In speaking with clients, prospects and other loyalty nerds, I’m hearing some new takes, new perceptions on loyalty – what it is, what it may not be, we want something like loyalty but not customer loyalty… Yet, as I dig in to understand further – all of it is still loyalty. The foundational disciplines are still necessary to build or execute these new takes. Let’s explore!
Table of Contents
Heard on the street No 1: “We want to drive engagement not something transactional like a customer loyalty program.”
I love this one. As I dig into these conversations, what people want is a way to drive engagement with customers in between purchases. This is important for brands with long purchase cycles; but we’re also seeing highly transactional organizations tap this strategy too.
The fundamentals here are simple. If you are able to track customer behavior you can recognize and/or reward on those behaviors. Nowhere does it say that customer loyalty solutions can only recognize or reward for transactions.
At Annex Cloud the majority of our clients are tracking customer behaviors at most or all brand touch points with advanced customer loyalty software, including when customers post pictures or hashtag the brand. We encourage this because we’ve seen that customers who interact with your brand, in addition to those that regularly transact, will spend over 250% more than those customers who just transact.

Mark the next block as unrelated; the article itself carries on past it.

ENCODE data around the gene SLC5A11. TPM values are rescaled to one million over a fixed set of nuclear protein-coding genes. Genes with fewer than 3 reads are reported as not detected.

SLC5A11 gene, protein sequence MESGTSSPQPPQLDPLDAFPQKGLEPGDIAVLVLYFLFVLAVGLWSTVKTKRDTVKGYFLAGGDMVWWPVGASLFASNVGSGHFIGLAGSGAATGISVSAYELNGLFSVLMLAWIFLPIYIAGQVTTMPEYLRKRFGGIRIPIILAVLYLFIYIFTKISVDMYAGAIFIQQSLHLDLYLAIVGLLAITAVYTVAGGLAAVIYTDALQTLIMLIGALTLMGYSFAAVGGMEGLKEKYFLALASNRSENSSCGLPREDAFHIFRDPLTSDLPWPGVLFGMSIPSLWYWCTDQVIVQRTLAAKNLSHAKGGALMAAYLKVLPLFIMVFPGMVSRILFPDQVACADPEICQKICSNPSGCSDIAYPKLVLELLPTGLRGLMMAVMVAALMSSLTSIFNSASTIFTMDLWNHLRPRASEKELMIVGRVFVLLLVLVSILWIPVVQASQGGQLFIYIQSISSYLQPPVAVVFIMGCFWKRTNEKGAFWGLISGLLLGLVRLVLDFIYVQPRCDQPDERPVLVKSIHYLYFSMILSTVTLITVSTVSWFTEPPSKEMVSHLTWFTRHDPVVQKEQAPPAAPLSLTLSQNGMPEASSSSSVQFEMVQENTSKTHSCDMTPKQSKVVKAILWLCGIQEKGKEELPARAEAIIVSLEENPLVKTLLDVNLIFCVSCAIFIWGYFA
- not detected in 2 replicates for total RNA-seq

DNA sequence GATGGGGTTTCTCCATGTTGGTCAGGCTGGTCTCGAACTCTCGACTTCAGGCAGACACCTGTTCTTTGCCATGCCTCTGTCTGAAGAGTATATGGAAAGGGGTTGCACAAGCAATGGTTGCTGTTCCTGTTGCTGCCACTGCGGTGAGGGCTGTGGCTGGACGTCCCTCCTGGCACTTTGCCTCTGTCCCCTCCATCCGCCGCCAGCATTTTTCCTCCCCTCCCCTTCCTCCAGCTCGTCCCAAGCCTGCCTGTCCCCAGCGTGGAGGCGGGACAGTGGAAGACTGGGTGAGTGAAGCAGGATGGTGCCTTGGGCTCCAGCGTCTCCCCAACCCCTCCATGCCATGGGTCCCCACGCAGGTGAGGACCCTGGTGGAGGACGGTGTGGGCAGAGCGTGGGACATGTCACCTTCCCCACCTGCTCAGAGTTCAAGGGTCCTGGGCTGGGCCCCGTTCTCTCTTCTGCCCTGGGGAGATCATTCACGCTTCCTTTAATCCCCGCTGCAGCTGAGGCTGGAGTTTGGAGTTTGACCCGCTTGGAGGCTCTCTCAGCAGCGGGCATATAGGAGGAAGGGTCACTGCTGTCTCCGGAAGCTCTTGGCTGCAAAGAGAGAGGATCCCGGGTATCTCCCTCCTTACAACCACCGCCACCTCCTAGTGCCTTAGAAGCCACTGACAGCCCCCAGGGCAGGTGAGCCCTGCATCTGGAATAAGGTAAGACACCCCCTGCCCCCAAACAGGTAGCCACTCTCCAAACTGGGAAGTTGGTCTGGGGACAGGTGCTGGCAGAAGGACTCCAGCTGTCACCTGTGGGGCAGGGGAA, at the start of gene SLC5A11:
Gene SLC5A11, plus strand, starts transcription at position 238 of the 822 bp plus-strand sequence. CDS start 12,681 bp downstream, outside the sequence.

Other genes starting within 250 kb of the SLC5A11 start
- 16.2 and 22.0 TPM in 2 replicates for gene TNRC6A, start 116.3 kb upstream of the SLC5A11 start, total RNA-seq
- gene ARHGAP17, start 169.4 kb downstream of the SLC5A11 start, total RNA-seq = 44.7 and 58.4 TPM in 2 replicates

Heard on the street No. 2 – “No points. We do not want points.” “We’re going to recognize our customers behaviors by giving them badges, or hats or something that relates to my brand”
Ahhhh, yes. Points is a dirty word. Points means liability. Points means discounts.
This is a great idea, the idea of giving something that relates to your brand. If I’m in the NBA I could give basketballs. Creating badges that are unique to your brand or your brand experience, elevates the experience for your customer. It makes the engagement more relevant. For example, Macy’s could give parade floats instead of points, further extending their brand from a shopping experience to a holiday tradition with family and friends.
Even though the experience is more memorable and more personalized than points, it’s still the same principle. At the end of the day, your basketballs or floats are all just currency. You’re offering these personalized badges in exchange for desired behaviors. If you wanted to get really creative you could offer multiple badges or multiple currencies. For example, a Dunkin Donuts, can offer donuts badges for every purchase and coffee badges for every social interaction.
Go ahead, get creative! And you can do it with your loyalty technology!
Heard on the street No. 3 – “NFTs are a must for my loyalty initiative”
NFTs were all the rage in the first half of 2022, and are still running strong for many brands. Most brands are exploring NFTs and Web3 as a silo of their brand as they learn and grow.